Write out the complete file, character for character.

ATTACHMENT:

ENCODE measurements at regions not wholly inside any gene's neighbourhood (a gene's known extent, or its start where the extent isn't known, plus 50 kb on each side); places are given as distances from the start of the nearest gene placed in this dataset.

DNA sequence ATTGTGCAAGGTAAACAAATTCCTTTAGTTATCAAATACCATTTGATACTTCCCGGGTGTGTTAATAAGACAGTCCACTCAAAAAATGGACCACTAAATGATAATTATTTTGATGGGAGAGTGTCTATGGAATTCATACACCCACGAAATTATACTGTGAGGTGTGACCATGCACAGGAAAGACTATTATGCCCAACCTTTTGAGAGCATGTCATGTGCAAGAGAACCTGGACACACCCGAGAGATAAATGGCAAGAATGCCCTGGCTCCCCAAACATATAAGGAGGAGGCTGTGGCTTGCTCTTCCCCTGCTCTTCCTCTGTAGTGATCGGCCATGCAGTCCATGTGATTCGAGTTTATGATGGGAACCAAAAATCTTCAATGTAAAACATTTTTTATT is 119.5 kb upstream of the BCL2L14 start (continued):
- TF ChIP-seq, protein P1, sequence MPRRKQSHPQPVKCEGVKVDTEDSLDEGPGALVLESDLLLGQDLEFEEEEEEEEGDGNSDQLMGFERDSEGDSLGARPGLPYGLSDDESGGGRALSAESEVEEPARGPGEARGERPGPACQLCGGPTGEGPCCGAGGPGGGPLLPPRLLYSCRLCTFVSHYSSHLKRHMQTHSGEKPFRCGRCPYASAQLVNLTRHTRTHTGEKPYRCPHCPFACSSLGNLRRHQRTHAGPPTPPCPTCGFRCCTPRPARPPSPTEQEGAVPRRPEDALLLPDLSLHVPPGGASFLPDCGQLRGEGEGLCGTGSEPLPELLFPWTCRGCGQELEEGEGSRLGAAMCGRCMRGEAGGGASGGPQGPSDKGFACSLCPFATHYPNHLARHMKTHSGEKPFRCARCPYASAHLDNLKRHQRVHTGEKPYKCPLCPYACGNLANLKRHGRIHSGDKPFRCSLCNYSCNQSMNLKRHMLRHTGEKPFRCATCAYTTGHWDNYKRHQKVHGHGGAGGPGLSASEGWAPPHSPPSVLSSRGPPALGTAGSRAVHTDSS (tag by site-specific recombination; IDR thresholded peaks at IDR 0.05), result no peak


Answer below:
ENCODE measurements at regions not wholly inside any gene's neighbourhood (a gene's known extent, or its start where the extent isn't known, plus 50 kb on each side); places are given as distances from the start of the nearest gene placed in this dataset.

DNA sequence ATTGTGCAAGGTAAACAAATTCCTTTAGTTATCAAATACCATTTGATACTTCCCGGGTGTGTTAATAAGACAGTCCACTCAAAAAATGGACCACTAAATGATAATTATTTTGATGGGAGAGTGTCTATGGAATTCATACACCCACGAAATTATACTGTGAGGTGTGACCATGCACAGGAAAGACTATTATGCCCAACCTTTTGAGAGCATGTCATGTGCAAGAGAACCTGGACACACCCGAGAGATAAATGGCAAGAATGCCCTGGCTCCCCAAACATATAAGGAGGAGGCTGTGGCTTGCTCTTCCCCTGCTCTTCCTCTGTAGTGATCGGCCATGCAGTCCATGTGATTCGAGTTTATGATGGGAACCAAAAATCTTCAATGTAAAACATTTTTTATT is 119.5 kb upstream of the BCL2L14 start (continued):
- TF ChIP-seq, protein P1, sequence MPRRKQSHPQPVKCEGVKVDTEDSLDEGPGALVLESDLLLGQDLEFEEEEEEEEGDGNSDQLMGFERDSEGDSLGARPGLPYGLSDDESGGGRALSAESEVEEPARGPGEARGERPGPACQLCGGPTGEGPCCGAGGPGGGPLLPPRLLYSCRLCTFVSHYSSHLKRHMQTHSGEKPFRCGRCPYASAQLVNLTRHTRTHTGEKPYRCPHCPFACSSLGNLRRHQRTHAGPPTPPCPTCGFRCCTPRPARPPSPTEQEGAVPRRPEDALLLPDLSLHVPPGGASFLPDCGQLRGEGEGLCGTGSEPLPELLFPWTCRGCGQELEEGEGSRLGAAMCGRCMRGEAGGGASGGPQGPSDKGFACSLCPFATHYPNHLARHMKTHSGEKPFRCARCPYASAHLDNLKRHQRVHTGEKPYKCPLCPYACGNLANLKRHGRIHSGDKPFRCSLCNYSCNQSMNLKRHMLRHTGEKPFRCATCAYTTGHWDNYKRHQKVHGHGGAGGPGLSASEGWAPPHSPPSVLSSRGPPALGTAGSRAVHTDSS (tag by site-specific recombination; IDR thresholded peaks at IDR 0.05), result no peak